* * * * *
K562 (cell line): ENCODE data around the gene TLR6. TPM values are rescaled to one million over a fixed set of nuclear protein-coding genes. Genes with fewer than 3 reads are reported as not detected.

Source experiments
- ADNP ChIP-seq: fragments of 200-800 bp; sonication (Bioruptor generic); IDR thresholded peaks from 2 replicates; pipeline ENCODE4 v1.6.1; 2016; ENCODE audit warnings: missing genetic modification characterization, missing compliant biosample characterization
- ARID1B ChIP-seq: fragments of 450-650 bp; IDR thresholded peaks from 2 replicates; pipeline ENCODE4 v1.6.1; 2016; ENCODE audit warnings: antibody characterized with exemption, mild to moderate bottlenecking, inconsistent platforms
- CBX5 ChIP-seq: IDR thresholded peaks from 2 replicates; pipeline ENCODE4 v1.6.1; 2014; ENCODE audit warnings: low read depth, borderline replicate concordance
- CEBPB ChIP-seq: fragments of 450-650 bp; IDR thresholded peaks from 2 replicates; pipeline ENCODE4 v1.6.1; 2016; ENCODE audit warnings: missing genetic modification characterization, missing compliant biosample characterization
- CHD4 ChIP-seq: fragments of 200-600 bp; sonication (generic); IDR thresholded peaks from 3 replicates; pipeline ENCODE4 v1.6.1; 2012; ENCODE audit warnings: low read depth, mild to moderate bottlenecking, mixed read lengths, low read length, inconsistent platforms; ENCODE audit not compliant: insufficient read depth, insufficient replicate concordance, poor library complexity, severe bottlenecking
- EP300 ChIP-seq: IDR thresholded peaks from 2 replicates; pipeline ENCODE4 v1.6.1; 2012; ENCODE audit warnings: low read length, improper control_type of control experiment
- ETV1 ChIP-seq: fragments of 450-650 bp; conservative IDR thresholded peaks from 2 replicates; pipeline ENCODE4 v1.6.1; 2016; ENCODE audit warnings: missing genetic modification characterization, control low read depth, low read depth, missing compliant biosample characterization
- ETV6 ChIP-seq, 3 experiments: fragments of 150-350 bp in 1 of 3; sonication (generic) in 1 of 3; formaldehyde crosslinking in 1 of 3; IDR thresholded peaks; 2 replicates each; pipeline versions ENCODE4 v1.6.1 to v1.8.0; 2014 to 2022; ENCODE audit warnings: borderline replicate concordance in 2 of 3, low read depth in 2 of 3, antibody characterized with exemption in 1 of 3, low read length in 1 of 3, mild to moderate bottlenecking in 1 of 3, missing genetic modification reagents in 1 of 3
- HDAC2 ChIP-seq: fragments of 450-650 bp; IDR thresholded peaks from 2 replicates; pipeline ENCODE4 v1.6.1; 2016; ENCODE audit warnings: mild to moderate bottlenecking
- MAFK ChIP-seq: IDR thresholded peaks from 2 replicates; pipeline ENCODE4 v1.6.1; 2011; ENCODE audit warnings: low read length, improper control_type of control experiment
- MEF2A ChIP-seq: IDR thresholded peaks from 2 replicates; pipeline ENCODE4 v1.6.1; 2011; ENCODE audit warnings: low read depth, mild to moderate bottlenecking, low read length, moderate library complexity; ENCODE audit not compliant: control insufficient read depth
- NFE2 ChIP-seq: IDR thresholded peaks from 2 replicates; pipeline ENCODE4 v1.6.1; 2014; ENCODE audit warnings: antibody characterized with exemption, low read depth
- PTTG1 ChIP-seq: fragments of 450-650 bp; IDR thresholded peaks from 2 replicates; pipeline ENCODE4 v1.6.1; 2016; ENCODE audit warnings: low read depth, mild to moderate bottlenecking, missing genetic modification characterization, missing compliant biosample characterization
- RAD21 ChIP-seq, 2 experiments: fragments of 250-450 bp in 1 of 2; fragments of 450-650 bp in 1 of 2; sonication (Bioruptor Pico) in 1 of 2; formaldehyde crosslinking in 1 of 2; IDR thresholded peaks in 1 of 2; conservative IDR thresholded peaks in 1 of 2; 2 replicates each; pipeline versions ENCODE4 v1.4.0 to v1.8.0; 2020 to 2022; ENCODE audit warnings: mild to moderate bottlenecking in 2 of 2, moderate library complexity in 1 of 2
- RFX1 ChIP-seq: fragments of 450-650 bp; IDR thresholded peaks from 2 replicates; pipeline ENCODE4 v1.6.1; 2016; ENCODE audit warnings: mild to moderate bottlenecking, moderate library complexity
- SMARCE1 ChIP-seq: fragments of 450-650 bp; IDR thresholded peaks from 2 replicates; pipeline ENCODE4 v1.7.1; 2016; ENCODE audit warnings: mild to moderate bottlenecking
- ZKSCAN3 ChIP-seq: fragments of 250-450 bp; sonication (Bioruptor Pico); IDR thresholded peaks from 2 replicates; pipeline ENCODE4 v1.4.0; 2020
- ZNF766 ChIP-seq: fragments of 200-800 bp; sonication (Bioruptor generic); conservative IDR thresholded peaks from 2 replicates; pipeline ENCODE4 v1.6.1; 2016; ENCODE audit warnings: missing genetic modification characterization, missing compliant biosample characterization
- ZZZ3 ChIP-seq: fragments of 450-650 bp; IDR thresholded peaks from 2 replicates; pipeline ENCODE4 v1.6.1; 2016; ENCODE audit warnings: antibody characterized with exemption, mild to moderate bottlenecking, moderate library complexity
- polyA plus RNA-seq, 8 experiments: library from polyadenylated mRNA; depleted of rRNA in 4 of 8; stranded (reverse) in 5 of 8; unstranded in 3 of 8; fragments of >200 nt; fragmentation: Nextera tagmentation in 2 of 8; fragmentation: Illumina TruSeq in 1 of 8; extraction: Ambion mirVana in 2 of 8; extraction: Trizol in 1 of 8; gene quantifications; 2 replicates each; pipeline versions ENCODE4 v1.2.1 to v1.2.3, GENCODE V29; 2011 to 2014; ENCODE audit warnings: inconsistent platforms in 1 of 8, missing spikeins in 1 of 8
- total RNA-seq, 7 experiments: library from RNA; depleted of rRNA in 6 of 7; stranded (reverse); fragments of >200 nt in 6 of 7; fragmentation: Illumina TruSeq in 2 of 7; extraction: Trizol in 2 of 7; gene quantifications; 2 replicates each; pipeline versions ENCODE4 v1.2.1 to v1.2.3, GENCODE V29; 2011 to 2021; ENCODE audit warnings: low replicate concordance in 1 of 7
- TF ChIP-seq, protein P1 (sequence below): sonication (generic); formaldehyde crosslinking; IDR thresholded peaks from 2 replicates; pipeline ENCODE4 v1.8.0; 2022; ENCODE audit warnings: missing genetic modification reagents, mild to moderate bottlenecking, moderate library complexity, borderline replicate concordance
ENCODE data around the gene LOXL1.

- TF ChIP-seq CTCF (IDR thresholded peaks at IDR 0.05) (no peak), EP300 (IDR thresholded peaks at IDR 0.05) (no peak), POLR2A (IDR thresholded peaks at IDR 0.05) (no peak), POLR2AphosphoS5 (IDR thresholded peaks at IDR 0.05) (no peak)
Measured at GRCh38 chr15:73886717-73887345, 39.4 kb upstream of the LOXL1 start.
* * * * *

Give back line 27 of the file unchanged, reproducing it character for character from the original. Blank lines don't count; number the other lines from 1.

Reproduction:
Measured at GRCh38 chr15:73886717-73887345, 39.4 kb upstream of the LOXL1 start.